Making bad soil better: Decompacting and composting

November 29, 2016
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Montgomery County residents are fortunate to have a fair amount of natural resources right in their own backyard. Great soil, however, is not always one of them.

Heavy clay content in the region’s soil can make it difficult for plants to thrive. This is particularly true when the soil compacts, squeezing out vital spaces where seeds take root, or where nutrients can filter down to the roots of existing plants.

“We have a lot of clay soil in this area and it compacts to the same level as concrete,” said Sharon Bradley, a landscape architect and principal with Bradley Site Design, based in Washington. “Roots need air and water, and when soil is compacted it eliminates air voids between the soil particles where air and water can trickle in. So if the soil is compacted it takes all that away.”


What to do with compacted soil

Growing plants in this soil is certainly still possible, but loosening or decompacting that soil is an important way to improve growing conditions for plants. It’s especially important for rain gardens and other special plantings that rely on soil to help absorb stormwater before it carries pollution to local waterways.

Adding compost can be a good way to create new, higher-quality soil. Taking advantage of these two processes is just a matter of knowing the right tool for each job, doing it the right way, and knowing when and where to go for help.


How to Decompact Your Soil

Even when plants do establish themselves, stunted growth means the soil is compacted. Not sure if your soil is compacted? There’s an easy way to test.

“Can you get a shovel in the ground? If not, it’s compacted,” Bradley said. “If you need a pick to plant, that’s not a good sign.”

Here are some rules of thumb from Bradley on how to effectively decompact soil:

  • Till soil so it’s loose to a certain depth. Two feet down is ideal for trees, 18 inches for shrubs, 8-12 inches for perennials and ornamental grasses, and 4-6 inches for lawns.
  • When you till, try to dig laterally, in addition to simply up and down
  • A professional can do some or all of a tilling job, but it’s also possible to do it yourself if you are physically up to the task. A small roto-tiller is often enough to get the job done. Hand augers can work, but “you also want to add width, not just depth,” Bradley advised.
  • It’s not too late to get started on decompacting.  Early spring and fall are the best times, however, and “the earlier the better,” Bradley said. The best time to decompact is before you plant your shrubs and perennials.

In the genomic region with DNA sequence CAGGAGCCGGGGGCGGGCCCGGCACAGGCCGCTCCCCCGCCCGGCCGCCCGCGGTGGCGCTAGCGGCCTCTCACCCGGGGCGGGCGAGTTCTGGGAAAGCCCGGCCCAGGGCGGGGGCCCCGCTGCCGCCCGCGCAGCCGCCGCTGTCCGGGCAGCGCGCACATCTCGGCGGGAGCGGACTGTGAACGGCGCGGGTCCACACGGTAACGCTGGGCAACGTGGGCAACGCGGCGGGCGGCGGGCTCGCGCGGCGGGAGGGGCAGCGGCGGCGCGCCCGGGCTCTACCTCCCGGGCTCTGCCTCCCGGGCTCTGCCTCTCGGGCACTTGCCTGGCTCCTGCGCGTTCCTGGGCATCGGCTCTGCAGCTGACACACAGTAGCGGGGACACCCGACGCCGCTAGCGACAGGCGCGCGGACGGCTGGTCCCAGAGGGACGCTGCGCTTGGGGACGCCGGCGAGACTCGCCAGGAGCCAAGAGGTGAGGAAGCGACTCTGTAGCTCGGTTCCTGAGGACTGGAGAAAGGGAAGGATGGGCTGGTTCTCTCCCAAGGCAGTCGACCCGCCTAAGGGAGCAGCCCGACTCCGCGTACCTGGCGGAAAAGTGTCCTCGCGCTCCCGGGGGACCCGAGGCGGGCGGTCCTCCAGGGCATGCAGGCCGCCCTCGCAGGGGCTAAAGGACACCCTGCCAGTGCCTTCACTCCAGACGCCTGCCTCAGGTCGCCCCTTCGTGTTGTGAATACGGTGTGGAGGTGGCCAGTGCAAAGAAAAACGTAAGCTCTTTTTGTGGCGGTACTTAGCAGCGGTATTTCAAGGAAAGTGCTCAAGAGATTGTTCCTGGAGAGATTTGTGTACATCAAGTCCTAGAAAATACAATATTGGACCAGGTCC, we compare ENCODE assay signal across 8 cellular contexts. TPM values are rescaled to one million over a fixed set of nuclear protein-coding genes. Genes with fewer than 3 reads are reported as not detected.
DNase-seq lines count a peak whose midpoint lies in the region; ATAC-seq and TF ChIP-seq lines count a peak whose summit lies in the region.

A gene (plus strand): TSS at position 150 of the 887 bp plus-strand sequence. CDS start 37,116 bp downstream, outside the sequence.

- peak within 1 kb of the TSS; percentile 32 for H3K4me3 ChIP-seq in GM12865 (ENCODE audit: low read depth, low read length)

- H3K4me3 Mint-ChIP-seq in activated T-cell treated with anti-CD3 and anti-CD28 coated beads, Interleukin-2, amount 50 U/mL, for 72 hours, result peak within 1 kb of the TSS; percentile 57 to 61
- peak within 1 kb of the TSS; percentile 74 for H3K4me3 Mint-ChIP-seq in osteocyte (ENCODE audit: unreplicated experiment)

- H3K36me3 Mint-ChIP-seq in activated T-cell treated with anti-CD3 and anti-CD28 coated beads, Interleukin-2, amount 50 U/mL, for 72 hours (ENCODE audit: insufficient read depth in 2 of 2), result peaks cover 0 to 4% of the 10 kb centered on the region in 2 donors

Yard trim composting

Yard trim composting

Adding Compost to Your Soil

Composting is a huge help in creating fresh layers of fertile soil. You can create your own compost, but according to Bradley, “You can’t just throw rotting vegetables on the ground.” For the unseasoned composter, buying mature compost may be the way to go.

Different types of compost

Different types of compost (Image by UMD Extension)

  • For DIYers, Montgomery County has its own composting program, which is free to all county residents and business. Pick up a yard trim composting bin at one of 13 pickup locations around the county, then get started composting leaves and other yard trim. The County offers instructions on what and how to compost.
  • Another option are private services that pick up compost and return soil to your door. One local provider is Compost Cab, a self-described “urban composting” service. For $32 a month, the service picks up a resident’s organic materials. After six months, users are eligible to receive soil. All users have to do is discard their eligible waste in the collection bins provided by the company, leave it on the curb, and let the service do the rest.
  • For those who don’t have the space or ability to compost, you can head to your local home improvement store to pick up a bag of compost.  Leafgro compost is made from the leaves collected in the county during the fall.


To start, mix the compost into your soil at a rate of 1” depth compost to 9” depth soil.  It takes 8 cubic feet of compost to cover a 100 square foot garden to a depth of one inch.  There are 2 cubic feet of compost per bag at the store, so that would be 4 bags of compost.

“This actually saves on maintenance, because you’ll have healthier soil and healthier plants,” Bradley said. “You won’t have to worry as much about how your plants are doing because they’ll be strong.”



By Scott Harris.  Scott is a freelance writer who lives in Montgomery County and covers the environment and other topics. Scott may be reached at


Graphic of the RainScapes LogoThe RainScapes program offers technical guidance and financial rebates to Montgomery County residents and businesses who install rain gardens and other special projects to help prevent stormwater runoff in our local environment. For more information, visit the RainScapes website.


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